In 2017 the Yo-Yo test replaced the beep test, after the latter was found to be not the best indicator of fitness for team sports. 

The Yo-Yo has similarities to the gruelling beep test in that players will need to run between cones that are 20m apart at timed intervals. Participants have a 10-second recovery period between the 20m sprints where they are required to jog to another cone and then back to the starting point before the next shuttle begins.

A prospect's score in the Yo-Yo test can be presented in total distance run, the level achieved or his maximum rate of oxygen consumption. The Yo-Yo is shown to be a reliable indicator of high-intensity aerobic capacity in athletes.

TOP COMBINE PERFORMANCES (SHUTTLES)
Andrew Brayshaw   22.4  2017
Dylan Moore   22.3  2017
Edward McHenry   22.2  2018
Sam Walsh  22.1  2018
Luke English  22.1  2018

 

 

Nathan Buckley kicking test

The test was conducted on an oval with players wearing football boots.

Each player took six kicks form various distances and angles. The player received the ball from a caller, who then randomly requested a specific kick (20 metres left or right, 30 metres left or right and 40 metres left or right) to be made to a target judge.

The player had 25 seconds to complete the six kicks and was allocated between 1 (for a poor kick) and 5 (excellent) points for each kick.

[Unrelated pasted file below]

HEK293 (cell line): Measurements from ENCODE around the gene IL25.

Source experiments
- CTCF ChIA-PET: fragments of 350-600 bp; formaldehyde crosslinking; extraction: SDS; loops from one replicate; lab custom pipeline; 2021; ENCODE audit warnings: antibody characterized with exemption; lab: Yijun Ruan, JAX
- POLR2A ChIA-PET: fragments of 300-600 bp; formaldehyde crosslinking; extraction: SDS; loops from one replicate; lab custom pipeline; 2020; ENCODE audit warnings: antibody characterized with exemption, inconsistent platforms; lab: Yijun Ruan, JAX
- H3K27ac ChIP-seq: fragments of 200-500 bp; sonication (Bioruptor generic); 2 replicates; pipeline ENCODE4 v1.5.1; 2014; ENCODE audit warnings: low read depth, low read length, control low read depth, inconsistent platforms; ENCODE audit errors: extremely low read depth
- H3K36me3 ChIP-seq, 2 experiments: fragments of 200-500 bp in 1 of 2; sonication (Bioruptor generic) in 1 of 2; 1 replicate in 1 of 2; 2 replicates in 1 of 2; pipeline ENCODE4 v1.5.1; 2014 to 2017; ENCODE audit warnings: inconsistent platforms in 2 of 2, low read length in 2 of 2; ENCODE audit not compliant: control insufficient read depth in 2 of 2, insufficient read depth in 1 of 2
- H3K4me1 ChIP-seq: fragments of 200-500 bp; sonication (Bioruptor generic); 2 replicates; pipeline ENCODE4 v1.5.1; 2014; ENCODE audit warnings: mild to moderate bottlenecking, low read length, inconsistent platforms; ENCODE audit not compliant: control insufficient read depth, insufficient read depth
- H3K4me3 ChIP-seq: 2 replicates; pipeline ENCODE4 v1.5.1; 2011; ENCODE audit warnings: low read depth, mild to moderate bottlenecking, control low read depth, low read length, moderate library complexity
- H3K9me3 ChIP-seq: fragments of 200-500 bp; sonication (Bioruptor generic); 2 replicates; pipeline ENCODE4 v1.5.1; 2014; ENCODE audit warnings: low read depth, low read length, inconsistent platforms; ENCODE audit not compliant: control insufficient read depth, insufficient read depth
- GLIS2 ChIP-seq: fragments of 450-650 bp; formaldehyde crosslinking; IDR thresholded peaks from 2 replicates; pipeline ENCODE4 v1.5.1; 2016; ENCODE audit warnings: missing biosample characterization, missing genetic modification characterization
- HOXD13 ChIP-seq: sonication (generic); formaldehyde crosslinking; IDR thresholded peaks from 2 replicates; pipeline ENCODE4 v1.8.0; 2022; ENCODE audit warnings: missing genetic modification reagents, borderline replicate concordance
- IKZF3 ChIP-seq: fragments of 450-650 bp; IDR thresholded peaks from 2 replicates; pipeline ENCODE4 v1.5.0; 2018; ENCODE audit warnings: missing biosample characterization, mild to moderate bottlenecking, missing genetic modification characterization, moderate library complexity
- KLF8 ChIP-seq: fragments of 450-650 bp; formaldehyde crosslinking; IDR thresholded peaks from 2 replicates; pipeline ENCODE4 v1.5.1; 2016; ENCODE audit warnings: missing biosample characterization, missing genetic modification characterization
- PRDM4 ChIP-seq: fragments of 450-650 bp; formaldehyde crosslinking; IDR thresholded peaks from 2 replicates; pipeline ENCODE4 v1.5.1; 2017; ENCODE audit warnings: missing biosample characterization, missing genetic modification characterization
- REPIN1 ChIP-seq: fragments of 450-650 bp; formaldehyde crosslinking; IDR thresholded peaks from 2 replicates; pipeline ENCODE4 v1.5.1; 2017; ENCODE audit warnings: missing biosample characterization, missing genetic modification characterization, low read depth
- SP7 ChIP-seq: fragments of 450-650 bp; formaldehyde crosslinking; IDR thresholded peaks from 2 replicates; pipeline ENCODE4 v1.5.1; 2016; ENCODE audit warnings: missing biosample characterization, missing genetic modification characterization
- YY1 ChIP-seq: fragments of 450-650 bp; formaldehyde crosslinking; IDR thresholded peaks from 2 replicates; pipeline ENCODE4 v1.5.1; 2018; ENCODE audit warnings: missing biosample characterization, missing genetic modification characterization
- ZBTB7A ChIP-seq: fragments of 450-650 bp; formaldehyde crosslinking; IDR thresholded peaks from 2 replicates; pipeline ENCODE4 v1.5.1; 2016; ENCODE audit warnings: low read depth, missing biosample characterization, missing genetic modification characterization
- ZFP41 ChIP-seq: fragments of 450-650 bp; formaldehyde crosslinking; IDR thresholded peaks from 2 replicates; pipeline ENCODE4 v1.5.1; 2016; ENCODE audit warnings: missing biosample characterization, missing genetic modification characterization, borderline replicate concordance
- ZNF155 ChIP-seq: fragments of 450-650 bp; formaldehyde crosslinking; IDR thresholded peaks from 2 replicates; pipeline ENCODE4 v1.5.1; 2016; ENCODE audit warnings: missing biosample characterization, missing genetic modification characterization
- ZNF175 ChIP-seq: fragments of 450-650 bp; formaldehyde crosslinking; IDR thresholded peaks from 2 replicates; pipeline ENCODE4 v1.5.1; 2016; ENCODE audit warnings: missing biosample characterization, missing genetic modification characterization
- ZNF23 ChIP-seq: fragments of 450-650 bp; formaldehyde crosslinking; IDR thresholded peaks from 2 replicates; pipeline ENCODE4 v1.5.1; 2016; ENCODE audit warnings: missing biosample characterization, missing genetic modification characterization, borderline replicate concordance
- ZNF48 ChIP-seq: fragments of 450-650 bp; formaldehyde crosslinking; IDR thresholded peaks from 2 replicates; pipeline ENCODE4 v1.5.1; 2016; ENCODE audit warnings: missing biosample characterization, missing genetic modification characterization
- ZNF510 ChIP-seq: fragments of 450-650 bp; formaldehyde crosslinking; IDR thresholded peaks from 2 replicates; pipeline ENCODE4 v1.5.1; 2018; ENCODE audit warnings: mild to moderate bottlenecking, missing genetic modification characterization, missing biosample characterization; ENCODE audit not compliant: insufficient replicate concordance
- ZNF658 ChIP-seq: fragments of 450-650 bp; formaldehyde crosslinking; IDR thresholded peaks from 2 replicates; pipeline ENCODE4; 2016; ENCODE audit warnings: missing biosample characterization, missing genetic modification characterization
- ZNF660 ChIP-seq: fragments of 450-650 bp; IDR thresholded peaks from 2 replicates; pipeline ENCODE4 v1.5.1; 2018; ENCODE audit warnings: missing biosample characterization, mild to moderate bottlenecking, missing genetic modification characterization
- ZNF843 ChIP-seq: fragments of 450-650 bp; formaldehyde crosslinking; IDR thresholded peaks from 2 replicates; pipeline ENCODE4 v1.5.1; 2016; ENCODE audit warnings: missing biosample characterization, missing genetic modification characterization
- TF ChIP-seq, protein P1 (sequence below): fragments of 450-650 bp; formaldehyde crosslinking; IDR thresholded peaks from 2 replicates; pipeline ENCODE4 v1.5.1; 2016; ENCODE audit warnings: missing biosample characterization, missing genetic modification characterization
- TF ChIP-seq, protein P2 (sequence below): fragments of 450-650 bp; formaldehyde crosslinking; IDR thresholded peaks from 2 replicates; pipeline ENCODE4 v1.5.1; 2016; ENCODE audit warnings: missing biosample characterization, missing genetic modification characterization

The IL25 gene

Matthew Lloyd clean hands test

This test was also scrapped during the 2017 overhaul. It was conducted on an oval with players wearing football boots. It required six takes and six handballs and had to be completed in a maximum of 35 seconds.

The player took the ball and then received a random instruction from a caller; the player would then handball (6 metres left or right, 8 metres left or right and 10 metres left or right) to a target. The ball would be kicked to the player three times and rolled out three times. The player had to jog back to the starting point after each handball. Points were awarded between 1-5 on the quality of the handball: one for a poor handball and five for excellent.

Brad Johnson goalkicking test

The test was conducted on an oval with players wearing football boots. Four 'man on the mark' apparatus and goalposts are required. The apparatus was set up at various distances from goal and on specific angles. The player was required to take five kicks for goal: two set shots, a right-foot snap, a left-foot snap and a kick on the run. The player had to complete the test in a maximum of 50 seconds.

Scoring was based on how many goals and behinds a player kicked; a goal was only awarded if the ball went between the two posts and above a 2.5-metre height marker.